2016.08.05 - Rudder Stock - The Rope
Today's first task was to change the anchor point of the rope that pulls the blade down into something a little more friendly. The current rope seems to have been glued in place and whilst that has obviously done the trick, the rope has started to fray at the point where it enters the wood. If this were to break when sailing it would be impossible to replace in situ. So the old rope was removed and a new anchor point created consisting of a silicon bronze screw in the edge of the blade to which the rope will be tied. Then, if the rope breaks then a new one can be easily added simply by lifting the rudder of the pintles, tying on a new rope and putting the rudder back.
The Le Tonkinoise varnish arrived today and I was able to try it out on the table top. I flattened the top as before and put on a thin coat of the varnish. It looks good and covers well but I won't know much more until I have a few more coats on the wood. Have to wait for 24 hours before I can recoat and the recommendation is for 5 coats for marine purposes.
I also looked into the preparation of the existing paint inside the hull. I have a couple of things to add to the hull to allow slats on the inside of the lockers and then I'll be wanting to paint. However, whilst the majority of the epoxy will be easy to sand there is a fair bit of the old paint that is not accessible enough. Instead I'm going to use Owatrol ESP which is a preparation that you paint on to non-absorbent surfaces and when it has dried you then paint over the top and the paint binds to the ESP. So, the parts of the hull that can be sanded will be, then the whole inner surface will be dusted and cleaned. The ESP will be painted over everything and then, two days later I'll be able to paint the hull.
Fortunately there was a hardware shop in Dereham about 30 miles away that had the ESP so I drove over and bought a litre. So, by the time I'd done all that I needed a break. The varnish will be dry enough in three hours to be able to work in the workshop again without spoiling the finish so I'll do some more this evening.
With the rope removed you can see how it was fastened. The end of the rope was fed into the hole you can see on the left of the rudder and laid into the now exposed groove. This was then filled with putty or glue or something to hold the rope in place.
I have extended the groove beyond the extant of the original and drilled a pilot hold for the screw at the end of the new groove.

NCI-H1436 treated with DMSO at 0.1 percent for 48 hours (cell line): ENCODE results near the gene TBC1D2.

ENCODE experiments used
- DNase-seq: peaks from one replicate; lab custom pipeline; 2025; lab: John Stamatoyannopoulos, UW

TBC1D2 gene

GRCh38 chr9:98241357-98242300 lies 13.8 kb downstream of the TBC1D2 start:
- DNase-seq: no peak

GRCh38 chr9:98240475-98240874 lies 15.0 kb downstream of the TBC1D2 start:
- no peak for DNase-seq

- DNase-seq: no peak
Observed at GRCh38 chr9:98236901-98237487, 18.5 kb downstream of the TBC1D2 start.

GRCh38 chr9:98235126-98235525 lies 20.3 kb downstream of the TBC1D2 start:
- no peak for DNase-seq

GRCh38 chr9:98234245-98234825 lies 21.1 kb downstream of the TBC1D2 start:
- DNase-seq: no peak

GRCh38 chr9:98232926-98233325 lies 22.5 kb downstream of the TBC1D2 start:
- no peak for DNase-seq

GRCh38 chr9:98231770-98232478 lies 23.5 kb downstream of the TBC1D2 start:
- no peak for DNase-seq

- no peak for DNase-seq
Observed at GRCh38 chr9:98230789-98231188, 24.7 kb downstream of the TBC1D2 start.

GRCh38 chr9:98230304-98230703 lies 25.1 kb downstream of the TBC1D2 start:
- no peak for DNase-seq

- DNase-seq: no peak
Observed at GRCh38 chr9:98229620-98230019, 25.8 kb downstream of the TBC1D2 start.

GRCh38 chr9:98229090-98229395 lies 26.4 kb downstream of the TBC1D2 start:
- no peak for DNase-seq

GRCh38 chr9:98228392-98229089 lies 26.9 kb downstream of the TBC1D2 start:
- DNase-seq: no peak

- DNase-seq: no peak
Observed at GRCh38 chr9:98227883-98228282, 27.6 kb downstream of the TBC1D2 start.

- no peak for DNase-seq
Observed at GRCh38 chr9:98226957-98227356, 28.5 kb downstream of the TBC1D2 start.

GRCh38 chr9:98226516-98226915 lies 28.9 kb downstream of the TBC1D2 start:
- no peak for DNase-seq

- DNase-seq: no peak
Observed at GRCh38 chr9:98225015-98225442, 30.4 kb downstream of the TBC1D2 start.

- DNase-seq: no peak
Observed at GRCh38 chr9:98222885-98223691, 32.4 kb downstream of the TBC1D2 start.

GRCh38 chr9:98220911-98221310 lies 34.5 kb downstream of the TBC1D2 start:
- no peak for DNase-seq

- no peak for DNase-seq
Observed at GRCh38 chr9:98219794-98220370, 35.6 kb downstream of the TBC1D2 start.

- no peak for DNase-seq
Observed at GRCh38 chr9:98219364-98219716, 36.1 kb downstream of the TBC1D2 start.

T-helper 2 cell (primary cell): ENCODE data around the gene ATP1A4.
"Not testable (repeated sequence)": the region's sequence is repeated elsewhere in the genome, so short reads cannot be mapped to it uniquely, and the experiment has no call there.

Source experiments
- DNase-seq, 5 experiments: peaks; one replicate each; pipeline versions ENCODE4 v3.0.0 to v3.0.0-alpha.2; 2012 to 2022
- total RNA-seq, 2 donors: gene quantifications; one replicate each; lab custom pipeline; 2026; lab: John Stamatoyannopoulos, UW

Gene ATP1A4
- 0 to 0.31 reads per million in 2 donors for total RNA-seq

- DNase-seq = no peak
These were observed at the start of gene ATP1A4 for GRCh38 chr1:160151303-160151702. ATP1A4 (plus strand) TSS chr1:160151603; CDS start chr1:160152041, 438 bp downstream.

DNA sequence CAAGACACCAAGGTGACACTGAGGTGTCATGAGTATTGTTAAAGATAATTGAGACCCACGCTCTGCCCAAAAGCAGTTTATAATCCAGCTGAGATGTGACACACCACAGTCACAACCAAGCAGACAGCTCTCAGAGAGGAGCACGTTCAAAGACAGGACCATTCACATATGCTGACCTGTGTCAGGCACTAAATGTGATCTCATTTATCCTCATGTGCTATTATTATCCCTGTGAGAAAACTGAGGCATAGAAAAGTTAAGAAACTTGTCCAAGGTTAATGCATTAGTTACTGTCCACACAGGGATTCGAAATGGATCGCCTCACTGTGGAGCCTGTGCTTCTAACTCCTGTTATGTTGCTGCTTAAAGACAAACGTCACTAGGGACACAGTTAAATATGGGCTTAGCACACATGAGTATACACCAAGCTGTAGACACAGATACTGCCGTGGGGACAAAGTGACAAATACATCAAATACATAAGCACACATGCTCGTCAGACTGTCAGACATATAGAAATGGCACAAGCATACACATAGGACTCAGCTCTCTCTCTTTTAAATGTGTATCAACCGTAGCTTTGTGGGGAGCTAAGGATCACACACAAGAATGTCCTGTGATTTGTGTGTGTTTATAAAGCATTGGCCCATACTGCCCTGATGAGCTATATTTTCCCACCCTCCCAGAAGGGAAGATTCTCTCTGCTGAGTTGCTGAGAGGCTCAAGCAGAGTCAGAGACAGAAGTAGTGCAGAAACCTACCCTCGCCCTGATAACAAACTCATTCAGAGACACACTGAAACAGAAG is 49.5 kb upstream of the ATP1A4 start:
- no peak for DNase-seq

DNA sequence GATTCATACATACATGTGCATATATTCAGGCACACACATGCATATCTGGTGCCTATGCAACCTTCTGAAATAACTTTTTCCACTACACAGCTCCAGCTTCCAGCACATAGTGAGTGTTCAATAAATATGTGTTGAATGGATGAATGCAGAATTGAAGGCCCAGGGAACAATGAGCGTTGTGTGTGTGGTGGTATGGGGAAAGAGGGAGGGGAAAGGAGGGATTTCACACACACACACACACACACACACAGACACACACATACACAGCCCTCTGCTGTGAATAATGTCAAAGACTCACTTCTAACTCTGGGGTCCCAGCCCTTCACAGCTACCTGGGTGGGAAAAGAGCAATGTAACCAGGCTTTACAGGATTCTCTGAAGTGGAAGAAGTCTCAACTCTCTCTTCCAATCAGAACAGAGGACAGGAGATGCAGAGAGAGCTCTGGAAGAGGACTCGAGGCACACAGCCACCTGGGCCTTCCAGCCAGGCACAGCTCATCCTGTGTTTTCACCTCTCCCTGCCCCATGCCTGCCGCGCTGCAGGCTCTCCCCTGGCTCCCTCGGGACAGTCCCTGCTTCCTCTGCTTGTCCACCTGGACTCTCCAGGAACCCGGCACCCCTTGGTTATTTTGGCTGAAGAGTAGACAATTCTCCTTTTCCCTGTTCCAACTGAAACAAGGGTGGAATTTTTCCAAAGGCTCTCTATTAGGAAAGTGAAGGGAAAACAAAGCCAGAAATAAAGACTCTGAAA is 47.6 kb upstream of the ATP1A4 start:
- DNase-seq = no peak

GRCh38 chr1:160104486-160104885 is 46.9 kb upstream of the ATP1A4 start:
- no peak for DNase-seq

Un-thickened epoxy was then poured into the "trench" in order to fill it up and also brushed on to the newly exposed wood.
A side view showing the screw anchor point.
I had some epoxy left over and this was used to coat the inner faces of the rudder cheeks and the inside end of the spacer since this will be very hard to do once the stock is assembled.
Here is another part of the rudder stock. It is a 15cm x 30cm sheet of bronze 0.9mm thick and will be used at the top of the stock. The bronze will be carefully bent around a suitable former so that it forms a U shape and this will be screwed or bolted to the top of the stock. It's purpose it to allow the tiller to be slotted into the stock.
But, I'll not do the bending until the stock has been stuck together as until then I'll not know exactly how wide the top will be.
Here is an example of what I mean. I could have used steel as that would have been much cheaper but steel rusts a lot and bending it is not easy. Stainless steel doesn't rust (much) but is more expensive than steel and harder to bend. So bronze it was.
There are rudder stock heads available to buy for Wayfarer dinghies but these cost nearly £70 each and that is more expensive than I paid for the bronze!
This is how the three pulley wheels, or sheaves, will work. The red lines represent the strings. There is a slot at the top of the rudder in which the ropes will move as there will be along the forward edge of the stock. The the first task is to cut these slots. The sheaves that will be used are the same diameter as the aluminium ones shown here but they are 11mm wide. So I need a slot 12 mm wide.
So here is the 12mm wide slot cut in the spacer. Looks good. Can you see the mistake? Yes, I cut it on the wrong edge. That's the trailing edge and it should be cut in the leading edge. The slots didn't really work so I just cut the entire spacer and I'll add pads where I need to.
The spacer with the bits cut out for the sheaves. I left the slot in the top of the spacer as that wasn't too bad.
Here I have put the spacer on a cheek piece and you can now see that the spacer is narrower than the spacer. When the top cheek is put in place there will be a slot in the correct place. Quite a wide slot but that will be fine.
Another shot of the same thing but showing the entire length of the spacer.
And the wrong slot? I had plenty of Sapele offcuts so I found some that fitted and glued them in. But it was quite annoying so I stopped for the day.
Note to self: It's fine to measure twice and cut once provided that when you cut you follow the line you measured.